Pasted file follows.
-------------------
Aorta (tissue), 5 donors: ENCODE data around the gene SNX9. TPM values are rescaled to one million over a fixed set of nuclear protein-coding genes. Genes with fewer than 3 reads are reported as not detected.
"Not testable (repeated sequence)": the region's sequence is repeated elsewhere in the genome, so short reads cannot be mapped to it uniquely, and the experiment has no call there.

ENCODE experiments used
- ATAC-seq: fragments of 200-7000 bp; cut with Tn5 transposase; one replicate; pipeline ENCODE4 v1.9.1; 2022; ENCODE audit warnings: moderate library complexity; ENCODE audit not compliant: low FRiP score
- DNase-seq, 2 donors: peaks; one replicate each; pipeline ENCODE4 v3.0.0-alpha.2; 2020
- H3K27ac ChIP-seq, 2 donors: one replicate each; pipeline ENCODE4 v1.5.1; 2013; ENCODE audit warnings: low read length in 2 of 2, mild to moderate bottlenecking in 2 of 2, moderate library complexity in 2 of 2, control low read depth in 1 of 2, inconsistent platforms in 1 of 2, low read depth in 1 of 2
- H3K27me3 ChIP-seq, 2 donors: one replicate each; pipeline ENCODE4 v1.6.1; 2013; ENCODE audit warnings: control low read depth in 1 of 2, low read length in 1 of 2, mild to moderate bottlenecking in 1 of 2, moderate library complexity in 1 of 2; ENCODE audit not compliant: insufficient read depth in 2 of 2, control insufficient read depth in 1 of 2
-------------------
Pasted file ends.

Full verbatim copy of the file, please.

Aorta (tissue), 5 donors: ENCODE data around the gene SNX9. TPM values are rescaled to one million over a fixed set of nuclear protein-coding genes. Genes with fewer than 3 reads are reported as not detected.
"Not testable (repeated sequence)": the region's sequence is repeated elsewhere in the genome, so short reads cannot be mapped to it uniquely, and the experiment has no call there.

ENCODE experiments used
- ATAC-seq: fragments of 200-7000 bp; cut with Tn5 transposase; one replicate; pipeline ENCODE4 v1.9.1; 2022; ENCODE audit warnings: moderate library complexity; ENCODE audit not compliant: low FRiP score
- DNase-seq, 2 donors: peaks; one replicate each; pipeline ENCODE4 v3.0.0-alpha.2; 2020
- H3K27ac ChIP-seq, 2 donors: one replicate each; pipeline ENCODE4 v1.5.1; 2013; ENCODE audit warnings: low read length in 2 of 2, mild to moderate bottlenecking in 2 of 2, moderate library complexity in 2 of 2, control low read depth in 1 of 2, inconsistent platforms in 1 of 2, low read depth in 1 of 2
- H3K27me3 ChIP-seq, 2 donors: one replicate each; pipeline ENCODE4 v1.6.1; 2013; ENCODE audit warnings: control low read depth in 1 of 2, low read length in 1 of 2, mild to moderate bottlenecking in 1 of 2, moderate library complexity in 1 of 2; ENCODE audit not compliant: insufficient read depth in 2 of 2, control insufficient read depth in 1 of 2